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Anatomy of a Lucene Tokenizer

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A term is the unit of search in Lucene. A Lucene document comprises of a set of terms. Tokenization means splitting up a string into tokens, or terms.

A Lucene Tokenizer is what both Lucene (and correspondingly, Solr) uses to tokenize text.

To implement a custom Tokenizer, you extend org.apache.lucene.analysis.Tokenizer.

The only method you need to implement is public boolean incrementToken(). incrementToken returns false for EOF, true otherwise.

Tokenizers generally take a Reader input in the constructor, which is the source to be tokenized.

With each invocation of incrementToken(), the Tokenizer is expected to return new tokens, by setting the values of TermAttributes. This happens by adding TermAttributes to the superclass, usually as fields in the Tokenizer. e.g.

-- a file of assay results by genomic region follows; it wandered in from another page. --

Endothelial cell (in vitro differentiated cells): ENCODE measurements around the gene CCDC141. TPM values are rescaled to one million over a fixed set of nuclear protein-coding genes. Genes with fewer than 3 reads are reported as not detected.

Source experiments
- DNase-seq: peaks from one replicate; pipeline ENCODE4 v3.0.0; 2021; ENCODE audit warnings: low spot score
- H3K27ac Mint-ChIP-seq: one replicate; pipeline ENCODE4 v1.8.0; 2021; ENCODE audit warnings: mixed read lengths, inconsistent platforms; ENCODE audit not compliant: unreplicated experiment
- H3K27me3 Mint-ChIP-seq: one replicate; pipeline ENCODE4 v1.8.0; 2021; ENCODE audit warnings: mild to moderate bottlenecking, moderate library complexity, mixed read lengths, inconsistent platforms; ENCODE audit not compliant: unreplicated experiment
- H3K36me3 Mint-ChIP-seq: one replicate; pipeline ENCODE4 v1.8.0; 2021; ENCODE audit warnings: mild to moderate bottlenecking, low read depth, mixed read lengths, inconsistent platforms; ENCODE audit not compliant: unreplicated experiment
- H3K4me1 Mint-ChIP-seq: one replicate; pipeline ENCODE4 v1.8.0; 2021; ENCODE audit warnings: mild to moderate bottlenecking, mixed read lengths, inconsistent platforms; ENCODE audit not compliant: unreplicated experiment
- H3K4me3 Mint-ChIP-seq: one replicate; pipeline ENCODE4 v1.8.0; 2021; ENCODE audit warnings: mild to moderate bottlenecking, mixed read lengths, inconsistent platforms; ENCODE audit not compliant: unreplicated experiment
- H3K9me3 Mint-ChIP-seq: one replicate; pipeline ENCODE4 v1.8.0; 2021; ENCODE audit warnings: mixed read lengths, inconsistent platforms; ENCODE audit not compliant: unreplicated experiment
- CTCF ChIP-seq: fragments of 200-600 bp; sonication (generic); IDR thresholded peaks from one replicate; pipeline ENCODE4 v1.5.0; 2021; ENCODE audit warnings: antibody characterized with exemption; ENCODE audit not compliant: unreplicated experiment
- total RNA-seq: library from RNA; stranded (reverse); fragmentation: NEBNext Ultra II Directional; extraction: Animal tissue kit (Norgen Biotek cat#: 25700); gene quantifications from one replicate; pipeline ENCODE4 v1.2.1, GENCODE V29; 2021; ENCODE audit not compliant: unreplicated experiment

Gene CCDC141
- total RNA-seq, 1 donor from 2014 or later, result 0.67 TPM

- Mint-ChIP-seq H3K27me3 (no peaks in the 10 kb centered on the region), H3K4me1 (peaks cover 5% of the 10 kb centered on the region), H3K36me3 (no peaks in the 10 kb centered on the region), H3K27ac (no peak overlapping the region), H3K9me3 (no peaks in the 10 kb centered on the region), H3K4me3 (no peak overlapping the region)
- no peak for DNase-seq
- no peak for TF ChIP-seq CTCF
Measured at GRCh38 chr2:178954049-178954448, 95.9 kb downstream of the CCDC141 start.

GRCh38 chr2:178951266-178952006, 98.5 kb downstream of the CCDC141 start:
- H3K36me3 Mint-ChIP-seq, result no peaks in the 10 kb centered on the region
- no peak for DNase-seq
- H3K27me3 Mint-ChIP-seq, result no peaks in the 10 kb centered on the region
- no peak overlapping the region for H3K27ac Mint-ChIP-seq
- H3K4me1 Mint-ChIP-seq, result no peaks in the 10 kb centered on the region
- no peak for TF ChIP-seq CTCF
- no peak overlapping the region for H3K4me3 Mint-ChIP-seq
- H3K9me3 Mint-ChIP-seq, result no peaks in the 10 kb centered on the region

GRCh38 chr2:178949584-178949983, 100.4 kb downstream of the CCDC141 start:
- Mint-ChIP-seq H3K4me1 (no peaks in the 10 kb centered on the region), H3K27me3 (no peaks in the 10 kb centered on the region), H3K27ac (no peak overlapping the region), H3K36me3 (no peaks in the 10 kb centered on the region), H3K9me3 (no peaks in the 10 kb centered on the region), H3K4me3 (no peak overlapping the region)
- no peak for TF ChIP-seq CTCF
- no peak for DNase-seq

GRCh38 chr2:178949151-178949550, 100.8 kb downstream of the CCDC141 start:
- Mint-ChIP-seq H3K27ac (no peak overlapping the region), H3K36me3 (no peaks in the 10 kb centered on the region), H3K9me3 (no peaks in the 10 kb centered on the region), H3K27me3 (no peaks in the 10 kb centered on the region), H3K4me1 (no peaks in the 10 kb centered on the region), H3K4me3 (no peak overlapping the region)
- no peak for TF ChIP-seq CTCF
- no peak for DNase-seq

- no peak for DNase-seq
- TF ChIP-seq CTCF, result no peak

public class MyCustomTokenizer extends Tokenizer {
  private final CharTermAttribute termAtt = addAttribute(CharTermAttribute.class);

Here, a CharTermAttribute is added to the superclass. A CharTermAttribute stored the term text.

Here's one way to set the value of the term text in incrementToken().

public boolean incrementToken() {
      if(done) return false;
      done = true;
      int upto = 0;
      char[] buffer = new char[512];
      while (true) {
        final int length = input.read(buffer, upto, buffer.length - upto); // input is the reader set in the ctor
        if (length == -1) break;
        upto += length;
        sb.append(buffer);
      }
      termAtt.append(sb.toString());
      return true;
}

And that's pretty much all you need to start writing custom Lucene tokenizers!

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Published at DZone with permission of Kelvin Tan. See the original article here.

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